Build Diary

1/48 Arma Hobby
Hurricane Mk.IIc

July 31, 2023

With the Unboxing out of the way, it’s time to see what’s in store for general fit. 

All the major airframe components were snipped out of the runners, sprue gates trimmed, and everything generally cleaned up. Then out came the 6mm Tamiya tape, and halves were mated up and taped together for a first look.

The wing to fuselage fit is sublime. On the wing roots themselves, the joint created is indistinguishable from any other panel line on the kit, which is exactly what I want to see.  Whee the lower wing crosses the fuselage, the fit is clean and snug.

The wing upper and lower line up precisely with no mismatch between panel lines, and the mating surfaces are generously thick. That said, I tend to slightly pare material away from the back edge to help perfect the fit. The only area that stands out on the wings is the join created across the front fillet, as it’s quite wide. 

The fuselage halves line up equally well, though there may be a need for a quick dab of filler on the chin where the halves just aren’t quite coming together fully. The squared-off profile of the lower aft fuselage is filled by a third piece. Here, I had to go searching just a little for the ideal fit as the tapered edges had minute amounts of excess plastic — not flash per se — that needed a couple quick swipes of a scalpel to refine.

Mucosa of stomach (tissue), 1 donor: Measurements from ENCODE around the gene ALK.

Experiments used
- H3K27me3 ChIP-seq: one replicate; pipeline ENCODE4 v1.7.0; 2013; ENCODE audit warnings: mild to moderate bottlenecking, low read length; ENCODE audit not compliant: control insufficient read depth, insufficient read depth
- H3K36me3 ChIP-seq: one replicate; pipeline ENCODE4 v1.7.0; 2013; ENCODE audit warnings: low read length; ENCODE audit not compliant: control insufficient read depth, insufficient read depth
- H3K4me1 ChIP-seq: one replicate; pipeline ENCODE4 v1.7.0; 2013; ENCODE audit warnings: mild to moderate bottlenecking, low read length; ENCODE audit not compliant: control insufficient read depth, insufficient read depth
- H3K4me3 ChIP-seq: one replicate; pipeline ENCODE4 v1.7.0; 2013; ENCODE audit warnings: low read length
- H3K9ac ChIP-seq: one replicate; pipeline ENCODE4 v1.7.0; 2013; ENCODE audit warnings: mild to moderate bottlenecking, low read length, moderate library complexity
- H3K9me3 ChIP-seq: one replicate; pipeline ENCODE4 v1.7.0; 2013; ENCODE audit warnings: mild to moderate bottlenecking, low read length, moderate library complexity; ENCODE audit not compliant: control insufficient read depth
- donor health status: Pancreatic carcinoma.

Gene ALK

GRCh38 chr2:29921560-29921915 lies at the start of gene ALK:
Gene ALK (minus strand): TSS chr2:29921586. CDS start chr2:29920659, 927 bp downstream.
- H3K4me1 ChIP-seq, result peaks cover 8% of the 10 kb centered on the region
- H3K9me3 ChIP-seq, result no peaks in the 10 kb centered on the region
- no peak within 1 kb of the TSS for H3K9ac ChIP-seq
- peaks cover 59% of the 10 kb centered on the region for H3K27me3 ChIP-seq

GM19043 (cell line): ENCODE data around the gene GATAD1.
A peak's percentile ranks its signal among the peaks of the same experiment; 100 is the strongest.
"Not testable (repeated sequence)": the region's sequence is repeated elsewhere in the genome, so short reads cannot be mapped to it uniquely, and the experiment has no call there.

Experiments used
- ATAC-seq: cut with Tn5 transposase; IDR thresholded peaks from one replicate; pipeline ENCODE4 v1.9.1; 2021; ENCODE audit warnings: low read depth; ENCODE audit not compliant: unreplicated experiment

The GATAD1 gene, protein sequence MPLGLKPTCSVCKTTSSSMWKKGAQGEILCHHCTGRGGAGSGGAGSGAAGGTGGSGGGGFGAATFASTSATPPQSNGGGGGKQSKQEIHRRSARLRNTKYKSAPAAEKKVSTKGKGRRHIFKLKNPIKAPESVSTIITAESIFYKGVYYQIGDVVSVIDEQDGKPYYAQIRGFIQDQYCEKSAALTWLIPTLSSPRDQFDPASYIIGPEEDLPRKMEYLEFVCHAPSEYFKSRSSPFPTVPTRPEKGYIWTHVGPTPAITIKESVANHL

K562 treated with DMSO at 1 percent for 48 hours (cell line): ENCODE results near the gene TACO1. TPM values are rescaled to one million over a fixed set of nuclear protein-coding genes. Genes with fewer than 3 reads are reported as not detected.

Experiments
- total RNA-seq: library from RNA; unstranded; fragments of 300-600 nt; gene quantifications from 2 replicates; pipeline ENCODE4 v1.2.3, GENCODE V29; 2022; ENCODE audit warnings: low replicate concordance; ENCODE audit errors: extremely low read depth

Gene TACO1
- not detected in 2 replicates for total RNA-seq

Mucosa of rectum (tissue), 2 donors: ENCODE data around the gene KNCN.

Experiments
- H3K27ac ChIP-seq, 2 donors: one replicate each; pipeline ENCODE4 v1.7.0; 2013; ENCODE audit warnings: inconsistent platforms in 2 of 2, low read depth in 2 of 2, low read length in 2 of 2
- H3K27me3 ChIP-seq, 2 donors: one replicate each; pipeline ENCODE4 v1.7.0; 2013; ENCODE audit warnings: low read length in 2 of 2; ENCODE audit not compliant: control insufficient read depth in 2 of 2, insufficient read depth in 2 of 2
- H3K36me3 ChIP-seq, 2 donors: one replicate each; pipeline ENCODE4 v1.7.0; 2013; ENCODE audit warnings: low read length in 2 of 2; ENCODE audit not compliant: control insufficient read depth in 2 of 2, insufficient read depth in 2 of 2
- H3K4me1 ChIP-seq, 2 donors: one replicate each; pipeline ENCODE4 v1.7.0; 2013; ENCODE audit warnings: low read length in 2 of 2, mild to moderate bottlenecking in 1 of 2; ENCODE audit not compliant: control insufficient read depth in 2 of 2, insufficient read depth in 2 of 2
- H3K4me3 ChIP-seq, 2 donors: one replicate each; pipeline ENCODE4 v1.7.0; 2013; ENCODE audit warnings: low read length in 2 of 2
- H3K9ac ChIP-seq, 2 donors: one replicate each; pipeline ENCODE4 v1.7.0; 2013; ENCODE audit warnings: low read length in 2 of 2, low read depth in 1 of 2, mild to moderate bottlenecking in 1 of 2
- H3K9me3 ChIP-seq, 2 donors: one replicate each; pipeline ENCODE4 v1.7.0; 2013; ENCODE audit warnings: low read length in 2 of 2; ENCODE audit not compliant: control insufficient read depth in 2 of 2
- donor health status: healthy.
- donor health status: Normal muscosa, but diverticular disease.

A quick sidebar as I segue into the empennage. The fit of the lower fuselage, along with some areas the tail planes is indicative of what I’ve come to appreciate about Arma Hobby. Their fit often matches the best in the business — their 1/72 Mustang required filler only on two small panels that had a seam running thorough them — however, it occasionally takes some light finessing with a scalpel and abrasives to find it. Sometimes it’s a minor an artifact of the mould creation process, other times, it’s just a slight blurp of plastic. Either way, dry-fitting and these subtle alterations can save time and spare the putty, which is always a win in my books.

Getting back to the back end. The vertical and horizontal tailplanes are each two-part affairs which match up just fine. The left and right elevons are a single piece, and fitting these required some material to be removed before from the horizontal stabs before they would tuck in properly. The whole assembly then nestles into a notch in the fuselage — here again is where minor adjustments of the mating surfaces can realize great improvements in fit — before the rudder stocks into the back of the tail. Although the top-of-page photo shows a bit of a gap at the front of the tail section, that’s simply gravity pulling on the back. It settles in nicely once the weight is taken off.

When all is said and done, the fit is superb. I spent about 3 hours on dry-fitting as I tend to be slow and methodical about it. Eliminate my dallying and it could easily have been done in half the time. Aside from the two areas of note (the join at the front of the wings, and the seam along the chin), Arma continues to set the bar high in 1/48.